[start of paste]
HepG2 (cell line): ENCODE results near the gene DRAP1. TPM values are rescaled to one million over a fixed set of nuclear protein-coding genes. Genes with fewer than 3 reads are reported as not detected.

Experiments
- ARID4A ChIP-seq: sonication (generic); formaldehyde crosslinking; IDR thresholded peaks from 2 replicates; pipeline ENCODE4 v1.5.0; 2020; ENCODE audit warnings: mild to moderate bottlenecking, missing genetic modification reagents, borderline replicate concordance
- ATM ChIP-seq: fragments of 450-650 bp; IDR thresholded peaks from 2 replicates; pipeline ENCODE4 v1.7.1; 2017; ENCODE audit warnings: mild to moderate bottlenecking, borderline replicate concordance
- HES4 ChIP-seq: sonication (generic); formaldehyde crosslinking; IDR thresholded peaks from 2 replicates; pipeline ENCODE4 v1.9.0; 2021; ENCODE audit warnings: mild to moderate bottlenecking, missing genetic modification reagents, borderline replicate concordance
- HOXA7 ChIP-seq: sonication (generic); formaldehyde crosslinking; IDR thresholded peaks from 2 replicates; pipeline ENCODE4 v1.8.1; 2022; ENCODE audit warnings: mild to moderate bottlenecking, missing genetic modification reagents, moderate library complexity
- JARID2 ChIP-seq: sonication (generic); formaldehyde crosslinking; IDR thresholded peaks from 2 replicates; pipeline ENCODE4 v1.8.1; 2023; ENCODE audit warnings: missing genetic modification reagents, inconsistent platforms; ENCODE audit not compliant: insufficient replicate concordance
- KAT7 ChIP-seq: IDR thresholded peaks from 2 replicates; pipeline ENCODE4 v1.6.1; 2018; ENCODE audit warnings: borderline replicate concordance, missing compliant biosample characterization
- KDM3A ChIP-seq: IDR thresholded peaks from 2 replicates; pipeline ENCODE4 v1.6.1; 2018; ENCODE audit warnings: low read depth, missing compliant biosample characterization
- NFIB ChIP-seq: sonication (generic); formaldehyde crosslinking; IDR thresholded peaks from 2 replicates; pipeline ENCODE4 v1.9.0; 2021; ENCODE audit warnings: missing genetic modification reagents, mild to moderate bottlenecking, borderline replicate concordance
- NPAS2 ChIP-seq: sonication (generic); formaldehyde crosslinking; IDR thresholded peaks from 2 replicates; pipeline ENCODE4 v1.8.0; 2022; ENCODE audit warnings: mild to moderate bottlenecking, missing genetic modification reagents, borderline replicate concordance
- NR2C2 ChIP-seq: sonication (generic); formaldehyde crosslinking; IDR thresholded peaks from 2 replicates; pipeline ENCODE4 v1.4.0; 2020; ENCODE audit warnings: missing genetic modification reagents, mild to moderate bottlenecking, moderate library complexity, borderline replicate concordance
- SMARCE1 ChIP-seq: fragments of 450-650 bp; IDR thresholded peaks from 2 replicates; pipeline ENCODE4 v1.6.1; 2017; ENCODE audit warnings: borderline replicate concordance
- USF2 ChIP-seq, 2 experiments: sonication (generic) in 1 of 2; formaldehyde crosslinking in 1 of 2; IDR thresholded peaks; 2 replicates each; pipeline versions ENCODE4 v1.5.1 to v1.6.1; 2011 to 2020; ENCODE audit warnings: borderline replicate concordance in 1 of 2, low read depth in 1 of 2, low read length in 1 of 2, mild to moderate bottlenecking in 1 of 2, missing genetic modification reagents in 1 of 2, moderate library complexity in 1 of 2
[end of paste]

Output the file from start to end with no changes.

HepG2 (cell line): ENCODE results near the gene DRAP1. TPM values are rescaled to one million over a fixed set of nuclear protein-coding genes. Genes with fewer than 3 reads are reported as not detected.

Experiments
- ARID4A ChIP-seq: sonication (generic); formaldehyde crosslinking; IDR thresholded peaks from 2 replicates; pipeline ENCODE4 v1.5.0; 2020; ENCODE audit warnings: mild to moderate bottlenecking, missing genetic modification reagents, borderline replicate concordance
- ATM ChIP-seq: fragments of 450-650 bp; IDR thresholded peaks from 2 replicates; pipeline ENCODE4 v1.7.1; 2017; ENCODE audit warnings: mild to moderate bottlenecking, borderline replicate concordance
- HES4 ChIP-seq: sonication (generic); formaldehyde crosslinking; IDR thresholded peaks from 2 replicates; pipeline ENCODE4 v1.9.0; 2021; ENCODE audit warnings: mild to moderate bottlenecking, missing genetic modification reagents, borderline replicate concordance
- HOXA7 ChIP-seq: sonication (generic); formaldehyde crosslinking; IDR thresholded peaks from 2 replicates; pipeline ENCODE4 v1.8.1; 2022; ENCODE audit warnings: mild to moderate bottlenecking, missing genetic modification reagents, moderate library complexity
- JARID2 ChIP-seq: sonication (generic); formaldehyde crosslinking; IDR thresholded peaks from 2 replicates; pipeline ENCODE4 v1.8.1; 2023; ENCODE audit warnings: missing genetic modification reagents, inconsistent platforms; ENCODE audit not compliant: insufficient replicate concordance
- KAT7 ChIP-seq: IDR thresholded peaks from 2 replicates; pipeline ENCODE4 v1.6.1; 2018; ENCODE audit warnings: borderline replicate concordance, missing compliant biosample characterization
- KDM3A ChIP-seq: IDR thresholded peaks from 2 replicates; pipeline ENCODE4 v1.6.1; 2018; ENCODE audit warnings: low read depth, missing compliant biosample characterization
- NFIB ChIP-seq: sonication (generic); formaldehyde crosslinking; IDR thresholded peaks from 2 replicates; pipeline ENCODE4 v1.9.0; 2021; ENCODE audit warnings: missing genetic modification reagents, mild to moderate bottlenecking, borderline replicate concordance
- NPAS2 ChIP-seq: sonication (generic); formaldehyde crosslinking; IDR thresholded peaks from 2 replicates; pipeline ENCODE4 v1.8.0; 2022; ENCODE audit warnings: mild to moderate bottlenecking, missing genetic modification reagents, borderline replicate concordance
- NR2C2 ChIP-seq: sonication (generic); formaldehyde crosslinking; IDR thresholded peaks from 2 replicates; pipeline ENCODE4 v1.4.0; 2020; ENCODE audit warnings: missing genetic modification reagents, mild to moderate bottlenecking, moderate library complexity, borderline replicate concordance
- SMARCE1 ChIP-seq: fragments of 450-650 bp; IDR thresholded peaks from 2 replicates; pipeline ENCODE4 v1.6.1; 2017; ENCODE audit warnings: borderline replicate concordance
- USF2 ChIP-seq, 2 experiments: sonication (generic) in 1 of 2; formaldehyde crosslinking in 1 of 2; IDR thresholded peaks; 2 replicates each; pipeline versions ENCODE4 v1.5.1 to v1.6.1; 2011 to 2020; ENCODE audit warnings: borderline replicate concordance in 1 of 2, low read depth in 1 of 2, low read length in 1 of 2, mild to moderate bottlenecking in 1 of 2, missing genetic modification reagents in 1 of 2, moderate library complexity in 1 of 2